Good discussions, questions and comments... I was surprised that JSR-299 was not mentioned at all in the presentation about Java EE 6. After having asked the question why it is missing, a big *sigh* from Roberto Chinnici :-) (as expected), then responding that they were not yet sure about the inclusion of JSR-299 in Java EE 6. I reformulated my question what the current trend would be, rather "in" or "out". After eye-contacting with William Shannon, William meant "give him the full story"... Then the story around "JSR-299 vs JSR-330" has been described (see WebBeans above for more details).

    William Shannon and Roberto Chinnici

=== Pavilion ===
  • At the ICEfaces booth we met Micha Kiener (also from Switzerland) who is working for Mimacom. We were introduced to the overall architecture of ICEfaces and that looked really cool (server-side DOM diffing, Ajax Push). The demo showed a very elegant way of doing Interportlet Communication (IPC) on Liferay Portal 5.2. Really nice!!

  • And some pictures from the Pavilion and its entrance area...

    Dani at the SpringSource booth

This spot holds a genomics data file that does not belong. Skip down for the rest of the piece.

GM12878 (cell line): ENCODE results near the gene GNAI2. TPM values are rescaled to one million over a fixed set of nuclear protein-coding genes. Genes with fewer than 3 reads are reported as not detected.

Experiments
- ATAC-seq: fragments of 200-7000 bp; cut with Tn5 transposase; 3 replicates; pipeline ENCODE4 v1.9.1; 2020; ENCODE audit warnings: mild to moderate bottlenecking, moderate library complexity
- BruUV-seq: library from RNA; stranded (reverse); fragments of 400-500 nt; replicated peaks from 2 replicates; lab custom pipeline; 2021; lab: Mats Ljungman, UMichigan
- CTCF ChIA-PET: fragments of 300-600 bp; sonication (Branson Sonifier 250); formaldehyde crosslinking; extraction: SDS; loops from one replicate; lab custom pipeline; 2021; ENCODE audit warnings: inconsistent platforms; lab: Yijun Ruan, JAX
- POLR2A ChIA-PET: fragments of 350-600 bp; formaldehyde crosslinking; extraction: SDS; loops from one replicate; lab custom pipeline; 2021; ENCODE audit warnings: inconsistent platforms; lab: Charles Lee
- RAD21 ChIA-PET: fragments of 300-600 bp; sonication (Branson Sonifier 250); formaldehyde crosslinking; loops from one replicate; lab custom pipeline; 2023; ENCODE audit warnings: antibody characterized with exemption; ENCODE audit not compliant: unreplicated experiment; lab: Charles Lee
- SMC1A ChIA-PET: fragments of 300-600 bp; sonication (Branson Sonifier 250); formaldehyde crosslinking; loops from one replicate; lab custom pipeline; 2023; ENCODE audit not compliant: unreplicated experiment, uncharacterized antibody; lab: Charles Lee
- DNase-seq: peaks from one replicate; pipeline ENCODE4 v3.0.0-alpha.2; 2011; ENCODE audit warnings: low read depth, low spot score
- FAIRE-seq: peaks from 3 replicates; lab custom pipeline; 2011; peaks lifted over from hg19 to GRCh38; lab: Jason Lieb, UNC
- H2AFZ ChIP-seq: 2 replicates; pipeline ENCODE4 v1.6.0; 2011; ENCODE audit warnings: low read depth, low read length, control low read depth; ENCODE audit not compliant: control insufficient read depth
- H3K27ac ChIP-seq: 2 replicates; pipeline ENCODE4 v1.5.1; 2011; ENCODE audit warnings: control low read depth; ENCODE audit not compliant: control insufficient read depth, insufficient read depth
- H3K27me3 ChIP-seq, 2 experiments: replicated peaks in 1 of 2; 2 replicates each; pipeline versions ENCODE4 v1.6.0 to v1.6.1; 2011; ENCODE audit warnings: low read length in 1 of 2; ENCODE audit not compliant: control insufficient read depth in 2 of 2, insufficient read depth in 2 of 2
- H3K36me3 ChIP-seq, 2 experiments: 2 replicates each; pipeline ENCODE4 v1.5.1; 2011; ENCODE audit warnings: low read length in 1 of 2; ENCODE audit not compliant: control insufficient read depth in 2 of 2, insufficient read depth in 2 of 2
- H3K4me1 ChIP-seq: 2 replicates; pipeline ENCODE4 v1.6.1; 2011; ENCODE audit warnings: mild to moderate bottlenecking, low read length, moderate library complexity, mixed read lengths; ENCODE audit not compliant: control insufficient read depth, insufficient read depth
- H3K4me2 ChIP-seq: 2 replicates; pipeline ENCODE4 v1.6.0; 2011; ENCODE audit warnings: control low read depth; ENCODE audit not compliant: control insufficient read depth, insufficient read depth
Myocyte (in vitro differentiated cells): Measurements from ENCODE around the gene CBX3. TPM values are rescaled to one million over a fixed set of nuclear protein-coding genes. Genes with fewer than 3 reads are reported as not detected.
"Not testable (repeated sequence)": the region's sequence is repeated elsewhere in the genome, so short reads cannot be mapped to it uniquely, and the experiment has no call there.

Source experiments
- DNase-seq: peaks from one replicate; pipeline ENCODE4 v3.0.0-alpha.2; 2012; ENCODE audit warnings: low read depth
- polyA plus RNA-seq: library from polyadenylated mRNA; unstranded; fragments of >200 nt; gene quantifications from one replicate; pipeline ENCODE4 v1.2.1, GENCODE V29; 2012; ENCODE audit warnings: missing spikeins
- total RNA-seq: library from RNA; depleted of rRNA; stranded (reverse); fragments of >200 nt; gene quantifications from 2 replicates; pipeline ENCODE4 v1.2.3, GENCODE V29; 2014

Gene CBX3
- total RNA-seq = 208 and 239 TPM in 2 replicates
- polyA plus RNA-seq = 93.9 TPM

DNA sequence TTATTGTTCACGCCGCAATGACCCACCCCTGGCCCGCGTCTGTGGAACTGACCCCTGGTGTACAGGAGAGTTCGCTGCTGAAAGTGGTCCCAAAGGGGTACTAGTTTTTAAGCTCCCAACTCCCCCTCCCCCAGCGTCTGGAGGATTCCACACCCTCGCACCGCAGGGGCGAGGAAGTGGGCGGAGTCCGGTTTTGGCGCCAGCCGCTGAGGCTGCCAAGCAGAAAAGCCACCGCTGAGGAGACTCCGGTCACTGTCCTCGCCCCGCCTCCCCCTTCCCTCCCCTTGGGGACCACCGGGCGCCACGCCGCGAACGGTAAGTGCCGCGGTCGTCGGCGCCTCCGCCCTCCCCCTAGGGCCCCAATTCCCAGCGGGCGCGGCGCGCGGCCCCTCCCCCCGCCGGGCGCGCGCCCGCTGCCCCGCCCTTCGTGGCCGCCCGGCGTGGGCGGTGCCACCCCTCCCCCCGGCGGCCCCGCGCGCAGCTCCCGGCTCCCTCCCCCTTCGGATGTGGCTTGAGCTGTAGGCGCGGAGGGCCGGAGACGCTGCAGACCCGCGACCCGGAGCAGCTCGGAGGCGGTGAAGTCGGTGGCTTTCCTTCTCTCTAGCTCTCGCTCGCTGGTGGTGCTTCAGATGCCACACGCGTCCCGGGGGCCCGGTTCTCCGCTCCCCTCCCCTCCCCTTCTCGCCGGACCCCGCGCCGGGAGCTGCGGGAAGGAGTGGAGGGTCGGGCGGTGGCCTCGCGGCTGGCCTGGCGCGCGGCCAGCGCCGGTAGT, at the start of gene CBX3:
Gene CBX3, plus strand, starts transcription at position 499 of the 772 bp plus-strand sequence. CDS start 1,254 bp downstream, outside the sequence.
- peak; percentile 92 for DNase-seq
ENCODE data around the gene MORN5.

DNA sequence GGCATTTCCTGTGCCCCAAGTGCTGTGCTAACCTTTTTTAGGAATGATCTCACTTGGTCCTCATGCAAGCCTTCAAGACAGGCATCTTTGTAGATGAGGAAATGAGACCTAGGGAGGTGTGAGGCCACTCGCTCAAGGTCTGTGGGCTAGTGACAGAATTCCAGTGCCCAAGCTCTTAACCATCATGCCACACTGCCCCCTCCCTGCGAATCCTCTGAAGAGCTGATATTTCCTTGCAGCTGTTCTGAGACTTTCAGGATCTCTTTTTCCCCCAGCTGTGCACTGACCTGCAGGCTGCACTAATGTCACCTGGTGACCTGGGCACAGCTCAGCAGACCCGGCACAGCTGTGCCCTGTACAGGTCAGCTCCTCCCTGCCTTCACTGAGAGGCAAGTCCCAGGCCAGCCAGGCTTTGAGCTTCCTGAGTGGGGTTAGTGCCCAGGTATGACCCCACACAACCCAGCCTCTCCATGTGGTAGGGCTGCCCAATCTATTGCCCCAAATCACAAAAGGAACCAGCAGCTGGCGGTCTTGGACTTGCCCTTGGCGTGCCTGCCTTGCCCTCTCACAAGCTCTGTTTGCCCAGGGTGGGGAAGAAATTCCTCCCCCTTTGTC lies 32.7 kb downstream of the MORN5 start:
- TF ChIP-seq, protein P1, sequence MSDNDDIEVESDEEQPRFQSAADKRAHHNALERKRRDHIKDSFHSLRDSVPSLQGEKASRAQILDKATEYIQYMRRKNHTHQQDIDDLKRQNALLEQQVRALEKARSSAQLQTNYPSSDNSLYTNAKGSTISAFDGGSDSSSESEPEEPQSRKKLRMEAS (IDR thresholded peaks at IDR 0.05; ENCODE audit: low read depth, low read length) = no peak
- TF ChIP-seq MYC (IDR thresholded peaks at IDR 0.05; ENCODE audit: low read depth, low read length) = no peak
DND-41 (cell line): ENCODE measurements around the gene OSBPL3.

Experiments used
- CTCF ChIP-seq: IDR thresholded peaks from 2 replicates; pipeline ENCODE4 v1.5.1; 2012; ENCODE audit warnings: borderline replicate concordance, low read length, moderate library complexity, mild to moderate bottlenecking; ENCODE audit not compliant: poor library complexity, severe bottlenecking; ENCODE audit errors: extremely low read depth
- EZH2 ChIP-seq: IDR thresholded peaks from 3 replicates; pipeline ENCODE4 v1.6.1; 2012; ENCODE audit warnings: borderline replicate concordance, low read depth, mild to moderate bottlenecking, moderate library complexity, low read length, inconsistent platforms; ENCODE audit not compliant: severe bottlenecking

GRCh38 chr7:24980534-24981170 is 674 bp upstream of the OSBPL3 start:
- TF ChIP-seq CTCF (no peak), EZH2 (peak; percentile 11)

where it says "Eliminating Enterprise Java Complexity"


Wednesday, June 3, 2009

JavaOne 2009 Summary: Tuesday (Day 1)

Take a deep breath... Time is really rushing away, it is actually Wednesday night now (11pm), 50% already passed, but as promised in the previous post, there will be a summary of each day. So here it is!
Before kicking off, read the summary of Monday's ConferenceOne if you haven't done so already...

JavaOne Day 1 Summary

As every year, Day 1 started with the General Session, the key note by Sun itself and hosted this year by Sun's CGO (Chief Gaming Officer) Chris Melissinos.
Guests on stage were
  • James Barresse, VP of Architecture, Platforms and Systems with eBay
  • Alan Brunner, Senior VP for the Blackberry Platform
  • Dan Eklund, Executive VP of Advanced Technologies at Sony Pictures Home Entertainment
  • Lowell McAdam, President and CEO of Verizon
  • Diane Bryant, Executive VP at Intel
  • Ronan McBrien, JavaFX TV Architect (nice demo, video should be available here)
  • Nandini Ramani, Director for JavaFX
Some pictures:

Jonathan Schwarz about BDJ and BD Live

Java FX TV Demo:

=== Key Note Highlights ===
  • Oracle and the Future of Java:
    At the end of the key note, Scott McNealy called Oracle CEO Larry Ellison up on stage to address the $7.4 billion dollar question -- what will be the future of Java?
    My key notes from his answer are:
    - Oracle with a much greater R&D budget than Sun will be able to even more push Java forward. Quote: "I don't expect a lot of changes, just expanded investment and a lot of enthusiasm coming from Oracle."